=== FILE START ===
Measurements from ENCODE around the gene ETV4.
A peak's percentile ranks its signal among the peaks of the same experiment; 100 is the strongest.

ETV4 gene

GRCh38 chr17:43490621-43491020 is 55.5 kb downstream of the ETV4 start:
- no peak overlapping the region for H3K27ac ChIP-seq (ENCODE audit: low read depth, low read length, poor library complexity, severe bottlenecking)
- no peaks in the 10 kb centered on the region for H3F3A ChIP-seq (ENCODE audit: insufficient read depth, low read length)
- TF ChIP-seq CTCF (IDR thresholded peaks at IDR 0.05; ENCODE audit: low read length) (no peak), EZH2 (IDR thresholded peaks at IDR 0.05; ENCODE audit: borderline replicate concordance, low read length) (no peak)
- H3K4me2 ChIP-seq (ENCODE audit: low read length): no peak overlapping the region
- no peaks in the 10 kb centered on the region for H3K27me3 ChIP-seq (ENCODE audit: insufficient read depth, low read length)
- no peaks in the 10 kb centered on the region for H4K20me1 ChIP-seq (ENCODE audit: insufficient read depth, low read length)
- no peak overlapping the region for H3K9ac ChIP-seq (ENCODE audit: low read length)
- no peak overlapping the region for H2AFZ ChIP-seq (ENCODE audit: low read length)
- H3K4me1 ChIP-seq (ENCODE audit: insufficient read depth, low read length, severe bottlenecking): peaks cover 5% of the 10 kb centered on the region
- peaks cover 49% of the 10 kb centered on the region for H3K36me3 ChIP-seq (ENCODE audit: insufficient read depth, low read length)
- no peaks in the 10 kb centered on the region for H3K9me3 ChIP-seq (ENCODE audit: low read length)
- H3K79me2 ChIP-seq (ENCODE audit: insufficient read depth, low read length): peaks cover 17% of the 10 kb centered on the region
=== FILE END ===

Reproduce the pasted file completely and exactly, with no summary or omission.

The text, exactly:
Measurements from ENCODE around the gene ETV4.
A peak's percentile ranks its signal among the peaks of the same experiment; 100 is the strongest.

ETV4 gene

GRCh38 chr17:43490621-43491020 is 55.5 kb downstream of the ETV4 start:
- no peak overlapping the region for H3K27ac ChIP-seq (ENCODE audit: low read depth, low read length, poor library complexity, severe bottlenecking)
- no peaks in the 10 kb centered on the region for H3F3A ChIP-seq (ENCODE audit: insufficient read depth, low read length)
- TF ChIP-seq CTCF (IDR thresholded peaks at IDR 0.05; ENCODE audit: low read length) (no peak), EZH2 (IDR thresholded peaks at IDR 0.05; ENCODE audit: borderline replicate concordance, low read length) (no peak)
- H3K4me2 ChIP-seq (ENCODE audit: low read length): no peak overlapping the region
- no peaks in the 10 kb centered on the region for H3K27me3 ChIP-seq (ENCODE audit: insufficient read depth, low read length)
- no peaks in the 10 kb centered on the region for H4K20me1 ChIP-seq (ENCODE audit: insufficient read depth, low read length)
- no peak overlapping the region for H3K9ac ChIP-seq (ENCODE audit: low read length)
- no peak overlapping the region for H2AFZ ChIP-seq (ENCODE audit: low read length)
- H3K4me1 ChIP-seq (ENCODE audit: insufficient read depth, low read length, severe bottlenecking): peaks cover 5% of the 10 kb centered on the region
- peaks cover 49% of the 10 kb centered on the region for H3K36me3 ChIP-seq (ENCODE audit: insufficient read depth, low read length)
- no peaks in the 10 kb centered on the region for H3K9me3 ChIP-seq (ENCODE audit: low read length)
- H3K79me2 ChIP-seq (ENCODE audit: insufficient read depth, low read length): peaks cover 17% of the 10 kb centered on the region